High-Tech Heats Up at Super Show
Performance fibers and fabrics were thetalk of the town at the recent Super Show, which took place Feb. 12-15 in Atlanta, GA.From extreme sports apparel to everyday sportswear, a melding of high-tech and fashiondominated many apparel lines, targeting consumers' increasing desire for"crossover" dressing.
As Haysun Audrey Hahn, director of Bureaude Style Inc., explained, "The active sports industry has been very influential onother sectors. … We no longer perceive active clothing as separate from sportswearand jeans wear. It's all integrated. … There is a new level of high design andhigh performance, and this has pushed technical fabrications to a new level."
"Intelligent fabrics," as Hahndescribed them at one of the show's seminars, are showing up in garments at all pricepoints, and "many designers, such as Prada, are using technical fabrications,"she said. "Even simple things like turtlenecks are not enough in just cotton or silk.People are no longer interested in natural fiber." Moreover, she added, "Stretch[fabrics] have revolutionized fashion."
At the show, which did not release attendeenumbers this year, there was a stir of excitement over new developments in fibers andfabrics, which spanned the spectrum from enhanced moisture management constructions to newenergizing ceramic technology. A few of the most noteworthy finds follow.
DuPont made a splash with the introductionof CoolMax Alta™ spun polyester and microdenier filament fabrics. Combining moisturemanagement with pill resistance, the new fabrics are targeting markets including golf,tennis, intimate apparel and ready-to-wear. Development of CoolMax Alta has taken placeover the past two years with the assistance of Duofold, a leading manufacturer ofperformance base layer apparel. The company worked with DuPont's development yarns toknit, finish and test the fabrics.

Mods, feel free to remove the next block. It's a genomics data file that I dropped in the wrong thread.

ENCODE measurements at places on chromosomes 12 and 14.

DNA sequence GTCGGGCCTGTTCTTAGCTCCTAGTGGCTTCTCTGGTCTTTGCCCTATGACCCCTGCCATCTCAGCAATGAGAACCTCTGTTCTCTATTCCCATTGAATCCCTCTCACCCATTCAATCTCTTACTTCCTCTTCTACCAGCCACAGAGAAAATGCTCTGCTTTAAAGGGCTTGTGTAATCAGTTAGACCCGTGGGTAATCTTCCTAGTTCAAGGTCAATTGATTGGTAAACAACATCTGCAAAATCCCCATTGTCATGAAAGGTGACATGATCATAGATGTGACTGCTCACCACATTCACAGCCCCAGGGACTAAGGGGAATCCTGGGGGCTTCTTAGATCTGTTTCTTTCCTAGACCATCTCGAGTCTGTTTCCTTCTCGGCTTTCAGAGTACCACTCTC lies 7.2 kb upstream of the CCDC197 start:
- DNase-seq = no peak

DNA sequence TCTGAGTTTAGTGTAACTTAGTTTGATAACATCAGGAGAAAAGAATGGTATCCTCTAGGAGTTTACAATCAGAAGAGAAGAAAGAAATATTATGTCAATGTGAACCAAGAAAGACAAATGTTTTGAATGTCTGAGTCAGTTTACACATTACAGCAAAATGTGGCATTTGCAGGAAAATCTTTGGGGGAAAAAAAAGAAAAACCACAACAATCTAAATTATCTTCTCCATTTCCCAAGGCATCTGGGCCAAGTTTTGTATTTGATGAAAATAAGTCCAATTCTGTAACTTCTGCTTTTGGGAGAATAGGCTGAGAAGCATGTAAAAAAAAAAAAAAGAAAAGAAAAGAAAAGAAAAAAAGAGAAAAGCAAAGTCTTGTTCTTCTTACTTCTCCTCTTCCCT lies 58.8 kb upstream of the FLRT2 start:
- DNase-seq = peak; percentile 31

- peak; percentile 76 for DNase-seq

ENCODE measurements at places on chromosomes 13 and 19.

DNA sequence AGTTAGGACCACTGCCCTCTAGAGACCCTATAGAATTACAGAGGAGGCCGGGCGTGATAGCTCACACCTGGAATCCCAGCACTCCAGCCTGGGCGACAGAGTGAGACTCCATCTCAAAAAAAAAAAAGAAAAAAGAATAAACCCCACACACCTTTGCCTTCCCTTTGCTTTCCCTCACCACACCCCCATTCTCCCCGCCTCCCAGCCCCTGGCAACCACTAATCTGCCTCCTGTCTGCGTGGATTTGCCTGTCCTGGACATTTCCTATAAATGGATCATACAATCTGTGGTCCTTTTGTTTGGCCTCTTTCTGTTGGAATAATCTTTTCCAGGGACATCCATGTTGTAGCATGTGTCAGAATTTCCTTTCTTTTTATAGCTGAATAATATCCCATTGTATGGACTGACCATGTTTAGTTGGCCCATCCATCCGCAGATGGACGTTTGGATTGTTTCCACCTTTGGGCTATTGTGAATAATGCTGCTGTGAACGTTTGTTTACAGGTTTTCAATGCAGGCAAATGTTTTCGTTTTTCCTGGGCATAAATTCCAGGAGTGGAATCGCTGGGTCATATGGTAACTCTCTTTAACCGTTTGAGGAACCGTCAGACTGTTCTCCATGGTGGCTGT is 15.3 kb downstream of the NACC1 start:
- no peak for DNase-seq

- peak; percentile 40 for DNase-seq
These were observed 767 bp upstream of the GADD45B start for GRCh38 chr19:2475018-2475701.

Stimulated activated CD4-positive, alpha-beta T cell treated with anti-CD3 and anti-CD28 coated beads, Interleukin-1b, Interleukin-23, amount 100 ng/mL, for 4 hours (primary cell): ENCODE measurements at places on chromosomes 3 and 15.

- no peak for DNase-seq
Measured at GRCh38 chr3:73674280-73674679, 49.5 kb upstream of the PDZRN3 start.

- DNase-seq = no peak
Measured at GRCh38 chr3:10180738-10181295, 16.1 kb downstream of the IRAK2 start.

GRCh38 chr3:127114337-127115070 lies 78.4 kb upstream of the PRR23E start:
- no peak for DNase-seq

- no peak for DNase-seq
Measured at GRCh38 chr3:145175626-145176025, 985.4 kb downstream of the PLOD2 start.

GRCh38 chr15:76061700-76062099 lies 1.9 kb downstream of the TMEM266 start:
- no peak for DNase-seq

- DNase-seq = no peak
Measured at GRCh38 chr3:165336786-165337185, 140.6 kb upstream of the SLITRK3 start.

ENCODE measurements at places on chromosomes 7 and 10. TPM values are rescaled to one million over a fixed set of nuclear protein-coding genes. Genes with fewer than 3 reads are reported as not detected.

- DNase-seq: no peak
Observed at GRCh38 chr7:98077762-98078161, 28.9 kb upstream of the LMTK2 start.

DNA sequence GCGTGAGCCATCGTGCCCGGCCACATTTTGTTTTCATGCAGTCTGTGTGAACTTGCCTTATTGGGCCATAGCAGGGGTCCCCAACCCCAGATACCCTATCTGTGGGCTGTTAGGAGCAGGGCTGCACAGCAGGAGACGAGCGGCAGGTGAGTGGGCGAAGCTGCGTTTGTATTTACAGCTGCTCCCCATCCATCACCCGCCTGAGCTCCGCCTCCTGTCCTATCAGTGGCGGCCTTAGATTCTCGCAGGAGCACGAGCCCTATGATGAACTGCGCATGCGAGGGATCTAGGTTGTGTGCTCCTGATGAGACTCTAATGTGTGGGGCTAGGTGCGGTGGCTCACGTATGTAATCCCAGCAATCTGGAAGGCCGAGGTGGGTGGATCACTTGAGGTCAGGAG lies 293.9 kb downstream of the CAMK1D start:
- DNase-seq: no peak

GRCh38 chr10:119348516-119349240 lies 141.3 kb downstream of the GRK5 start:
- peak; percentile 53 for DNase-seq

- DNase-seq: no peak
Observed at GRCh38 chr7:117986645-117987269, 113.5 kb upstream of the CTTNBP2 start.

Holofiber™ also made news with theintroduction of Holofiber resonant fabric, which the company claims to be effective inenhancing athletic performance and recovery. Based on Japanese ceramic technology that wasintroduced more than 50 years ago, Holofiber works under the principles of quantummechanics. The ceramic material used in the fabric resonates at the same frequency thatwater molecules spin. This action activates individual water molecules in the body and, inturn, helps the body to function more efficiently. Measurable results have shown that thefabric increases body temperature, which indicates increased blood circulation, andescalates alpha wave activity, which indicates a peak state of concentration.
Invented by David Horineck, a Bevery Hills,CA, health salon owner, and acupuncturist Robert Kline, Holofiber uses a proprietarytechnology that "liquefies" the ceramic so that it can be woven with fibers. Asa result, the ceramic material retains its molecular activating effects, while the fabricsretain their natural hand. The company currently is developing a line of active sportswearwith the fabrics and also is looking to incorporate it in other garments, includingpajamas and hosiery.
Baseball also got a high-tech boost at theshow with the introduction of Wilson Sporting Goods Co.'s new Ultra Flex baseballuniform fabric, which combines full four-way dimensional stretch in a durable - yetcomfortable - moisture management construction.
"Traditional baseball fabrics arepolyester warp knit, and they have about 50 percent stretch in one direction and 20percent in the other," explained Kevin McTernan, vice president/business director,Team Sports Apparel. "Our new fabric has fantastic stretch in both the length and thewidth. Also, it has a great moisture management system that pulls moisture away from thebody and lets it disperse and evaporate."
The proprietary 17 ½-ounce, 100 percentpolyester fabric, which was developed over the past two years in conjunction with a majortextile mill, currently is being used by several professional baseball teams. "Wealso are looking to bring it down to 15 ounces and are planning to offer it in our stockdepartment at a high price point," McTernan added.
Lisa C. Rabon
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